• Good point. Fish is still looking for that breakthrough -- and he admits as much -- be it a Masters title or a semifinal showing in a major. But total credit to a player who spent most of his career as an also-ran, a backup singer in the Andy Roddick Band, and then finally, in his late 20s, made some changes and broke out on his own. If I'm the coach of a struggling mid-career player, I point to Mardy Fish and say, "This is a guy to emulate."

Why are the two summer Masters Series events (Rogers Cup and Western & Southern Open) played back-to-back? I realize it might be tough to move a Grand Slam, but the summer hardcourt season lasts nearly two months. Surely there must be some play in the schedule. Just switch the Rogers Cup and the Legg Mason events. Presto!-- Tim, New York

• Not bad. The problem, I suppose, is the women. You're going to have them play in California, fly to Canada and then fly back to San Diego. But I like your idea. And much as we like mixed events, history tells us that back-to-back Masters events -- especially predating a Slam -- is a bad idea. I'm a bit surprised Djokovic is even playing this week. You just won in Canada, but had to work fairly hard. You're healthy, you got in some work on hardcourts. The fourth Slam, the bookend to your year, is a few weeks away. What, really, do you have to gain this week?

ESPN commentators Mary Joe Fernandez and Pam Shriver are obsessed with fist pumps. They whine and moan over their absence and exult in their abundance. They have attached an absurd amount of significance to what is basically an empty and meaningless gesture; a flicker of "in your face" and a flare of ego. For years, great players competed with passion, heart and soul without more than an occasional moment of theatricality, as opposed to the modern players who pump between heartbeats. At the Rogers Cup, Mary-Pam used the absence of fist pumps and shrieks as evidence of Serena Williams' flagging competitive spirit. Personally, I welcome this "new" Serena like money from home. Where do you stand on this? -- Bill Eaton, New York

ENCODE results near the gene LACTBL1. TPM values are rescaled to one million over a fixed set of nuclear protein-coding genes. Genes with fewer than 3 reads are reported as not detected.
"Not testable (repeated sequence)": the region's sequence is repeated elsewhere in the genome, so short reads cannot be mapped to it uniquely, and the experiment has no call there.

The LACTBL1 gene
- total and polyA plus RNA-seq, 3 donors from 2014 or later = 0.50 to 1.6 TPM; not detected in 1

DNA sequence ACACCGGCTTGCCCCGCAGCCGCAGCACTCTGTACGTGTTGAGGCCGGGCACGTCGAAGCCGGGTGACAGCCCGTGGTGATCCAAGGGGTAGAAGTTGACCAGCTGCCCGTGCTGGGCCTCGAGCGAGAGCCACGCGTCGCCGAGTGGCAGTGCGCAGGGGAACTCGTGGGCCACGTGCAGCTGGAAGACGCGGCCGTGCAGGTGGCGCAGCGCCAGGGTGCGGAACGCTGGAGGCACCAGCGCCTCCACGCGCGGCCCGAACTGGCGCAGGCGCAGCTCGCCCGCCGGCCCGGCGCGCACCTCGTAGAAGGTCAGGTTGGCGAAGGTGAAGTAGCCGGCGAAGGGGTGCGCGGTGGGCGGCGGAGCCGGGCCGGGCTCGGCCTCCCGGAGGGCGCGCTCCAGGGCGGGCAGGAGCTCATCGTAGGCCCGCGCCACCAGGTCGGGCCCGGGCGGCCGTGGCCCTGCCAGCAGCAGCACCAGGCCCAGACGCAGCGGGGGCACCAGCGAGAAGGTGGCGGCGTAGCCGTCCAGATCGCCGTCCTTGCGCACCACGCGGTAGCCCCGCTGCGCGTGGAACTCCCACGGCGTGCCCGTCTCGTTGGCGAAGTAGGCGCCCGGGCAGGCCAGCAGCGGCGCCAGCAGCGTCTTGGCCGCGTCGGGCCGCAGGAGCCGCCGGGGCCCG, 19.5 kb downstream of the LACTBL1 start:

• When I see a player fist-pump, I pump my own fist. Seriously, I didn't hear the discussion specific to Serena, but I have heard commentators make similar claims. What is an absence of demonstrable passion may also be a display of cool and poise. Conversely, what is a spasm of exuberance may also be a fugue of hotheadedness. No one will deny Roddick's passion the other night in Mason, Ohio, yet his outburst essentially cost him the first-round match against Philipp Kohlschreiber. To each their own. For all that ails tennis, the absence of gesticulating doesn't rank too high.

How, exactly, is American tennis dead with Mardy Fish, Serena Williams and the Bryan brothers all in their respective Rogers Cup finals?-- Deb, Milwaukee

• As they say here in the American heartland: Touche.

What's the deal with Tommy Haas' nationality? I know he basically grew up in the U.S. and recently became a U.S. citizen. However, he still seems to be listed as German whenever he plays. What are the rules regarding country representation?-- John, Boston

• I asked Patrick McEnroe about this at Wimbledon. He smiled and said (I paraphrase but not by much), "Let me know when you find out." We'll try to get an answer at the U.S. Open, but yes, for whatever reason, it appears as though he is back to playing for the German flag. Since this comes up often -- and will again at the U.S. Open -- I'll repeat my take: Players are, of course, free to play for whichever nation they choose. But it demonstrates how silly it is to spend too much time dwelling on players' nationalities. Let's say Maria Sharapova woke up tomorrow and said, "You know what? I've lived in the U.S. for almost three-fourths of my life. I have homes here. I speak the language. I've benefited immensely from the opportunities here. I feel guilty that I don't pay more in taxes given how much I've benefited from being here. I think I'm going to become a citizen." It would be totally valid. And, in an instant, the American-tennis-is-in-the-doldrums trope would end.

• Doyle Srader of Eugene, Ore.: "My offering for the anti-grunting tirade of the week is a quote from an old L.M. Boyd column: 'Gray wolves mate for life and fight to the death and make no noise at all during either activity.' "